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To Outsource or Not to Outsource Part 2

By John Gabriel

This is part two of a two part blog entrystaff 1 sm

Hiring the Expert

As I stated in Tuesday’s blog (8/28), adding a nurse triage service in my mind can be compared to remodeling a house. You have to have a big wish list vision and keep it in mind. In remodeling our house, my wife and I hired Ralph as our general contractor after interviewing a dozen or so contenders. I classified those general contractors into four categories that can easily be applied to nurse triage service providers.

1. Assume the sale: These contractors showed up at the interview (!) with tools and materials in tow, ready to work. They asked what we wanted to accomplish and where they should start. There was no preplanning and they wanted a commitment and down payment on the spot.

2. Cookie cutter: These plug and play contractors had a pamphlet of their offerings and little flexibility for customization. They could accomplish what we wanted but would need to hire sub-contractors to accomplish it. As such, they could not provide us with a true estimate on overall cost.

3. “We know what’s best”: These contractors looked at the house and told us how they thought our house should be remodeled. Our input was met with reasons why it couldn’t or shouldn’t be done. They followed up their recommendations with reminders of how long they had been in business and inferred that if we didn’t agree with their recommendations, they weren’t the contractor for us.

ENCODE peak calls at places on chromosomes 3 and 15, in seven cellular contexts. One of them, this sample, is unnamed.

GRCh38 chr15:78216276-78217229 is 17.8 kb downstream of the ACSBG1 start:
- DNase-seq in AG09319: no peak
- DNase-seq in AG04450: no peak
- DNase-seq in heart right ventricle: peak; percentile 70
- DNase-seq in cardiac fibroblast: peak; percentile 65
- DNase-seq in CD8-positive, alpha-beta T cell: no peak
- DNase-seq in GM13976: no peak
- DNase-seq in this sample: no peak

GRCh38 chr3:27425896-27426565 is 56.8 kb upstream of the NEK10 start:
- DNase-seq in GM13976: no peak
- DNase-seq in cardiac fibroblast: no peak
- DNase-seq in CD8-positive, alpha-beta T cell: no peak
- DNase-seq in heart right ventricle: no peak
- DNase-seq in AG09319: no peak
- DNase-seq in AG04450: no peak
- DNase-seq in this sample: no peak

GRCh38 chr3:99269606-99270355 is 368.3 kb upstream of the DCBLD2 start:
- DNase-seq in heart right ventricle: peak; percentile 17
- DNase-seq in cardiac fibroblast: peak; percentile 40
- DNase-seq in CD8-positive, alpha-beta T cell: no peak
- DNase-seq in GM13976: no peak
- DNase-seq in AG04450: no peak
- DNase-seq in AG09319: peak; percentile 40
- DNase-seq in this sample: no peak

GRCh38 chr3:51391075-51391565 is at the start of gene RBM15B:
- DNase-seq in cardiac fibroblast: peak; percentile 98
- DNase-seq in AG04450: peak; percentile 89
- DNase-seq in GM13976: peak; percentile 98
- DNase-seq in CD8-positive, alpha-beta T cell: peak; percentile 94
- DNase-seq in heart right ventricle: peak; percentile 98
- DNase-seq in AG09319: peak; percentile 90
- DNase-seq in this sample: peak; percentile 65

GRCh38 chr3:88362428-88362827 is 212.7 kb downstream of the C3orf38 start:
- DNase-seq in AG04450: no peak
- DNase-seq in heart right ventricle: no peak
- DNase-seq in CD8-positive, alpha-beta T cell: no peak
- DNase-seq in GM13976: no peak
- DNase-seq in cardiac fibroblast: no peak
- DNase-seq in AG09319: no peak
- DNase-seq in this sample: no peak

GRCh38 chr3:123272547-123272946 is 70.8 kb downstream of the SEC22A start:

4. Partnership/Consultant: These contractors were consummate listeners. They listened to what we wanted and developed a plan to get us there. They also developed contingencies for roadblocks and made recommendations for cost and time containment.

As I said earlier these categorizations can apply to nurse triage outsource providers as well. In the nurse triage arena, there is an array of providers. Some of these are well-established legacy companies that require hefty monthly minimums and require you to adapt to their model (We know what’s best). If you are a large practice with a very established patient base and you anticipate high utilization of your nurse line, this very well might be the type of provider for you. Others are newcomers to the medical call center industry who are eager for the work. They want the commitment without fully understanding your requirements (Assume the sale). The upside of these providers is that they can be very customizable to your needs, albeit you have to be very hands-on with them. The downside can be that they do not fully understand the cost of operating a medical call center and by default pay their staff in the lower percentile, resulting in high turnover.  Then there are those who present you with a low priced package for a basic nurse triage service (Cookie Cutter). Anything beyond this is found on the a la carte fee schedule. This is not to say that this type of provider is not right for you. Consider using the 80/20 rule when considering this type of provider. If 80% of your patient base falls into their standard services cost, this might be the provider for you. If your patient base falls below the 80%, your overall monthly cost may make this provider’s cost prohibitive. It comes back to knowing what you need.